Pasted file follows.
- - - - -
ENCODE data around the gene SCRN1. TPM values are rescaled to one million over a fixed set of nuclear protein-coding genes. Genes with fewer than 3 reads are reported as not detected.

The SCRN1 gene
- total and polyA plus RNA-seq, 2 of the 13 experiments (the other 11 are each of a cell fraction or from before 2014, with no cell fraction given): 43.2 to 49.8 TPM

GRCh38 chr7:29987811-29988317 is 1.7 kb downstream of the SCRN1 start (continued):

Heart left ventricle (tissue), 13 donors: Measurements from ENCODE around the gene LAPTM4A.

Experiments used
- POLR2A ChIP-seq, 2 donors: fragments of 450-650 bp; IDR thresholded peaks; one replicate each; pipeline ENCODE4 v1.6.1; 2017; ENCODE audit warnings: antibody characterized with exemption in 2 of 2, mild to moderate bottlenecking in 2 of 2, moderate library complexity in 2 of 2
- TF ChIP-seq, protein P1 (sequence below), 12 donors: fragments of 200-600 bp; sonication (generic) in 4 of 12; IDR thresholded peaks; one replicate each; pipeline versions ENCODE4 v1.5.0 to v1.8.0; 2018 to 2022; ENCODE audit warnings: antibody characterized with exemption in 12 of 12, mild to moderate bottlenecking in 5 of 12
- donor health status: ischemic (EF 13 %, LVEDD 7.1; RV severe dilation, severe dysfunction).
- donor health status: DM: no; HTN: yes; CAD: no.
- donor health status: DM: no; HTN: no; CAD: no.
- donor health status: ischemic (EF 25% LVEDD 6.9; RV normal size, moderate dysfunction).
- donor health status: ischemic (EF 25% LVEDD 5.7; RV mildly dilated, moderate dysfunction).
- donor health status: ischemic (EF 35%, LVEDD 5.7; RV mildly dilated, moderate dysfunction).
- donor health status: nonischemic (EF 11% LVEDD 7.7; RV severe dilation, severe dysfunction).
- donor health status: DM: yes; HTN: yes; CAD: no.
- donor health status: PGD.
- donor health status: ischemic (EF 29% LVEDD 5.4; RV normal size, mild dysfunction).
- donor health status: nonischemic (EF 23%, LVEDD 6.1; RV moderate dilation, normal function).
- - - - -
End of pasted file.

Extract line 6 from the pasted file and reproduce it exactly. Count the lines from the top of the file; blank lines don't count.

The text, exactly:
Experiments used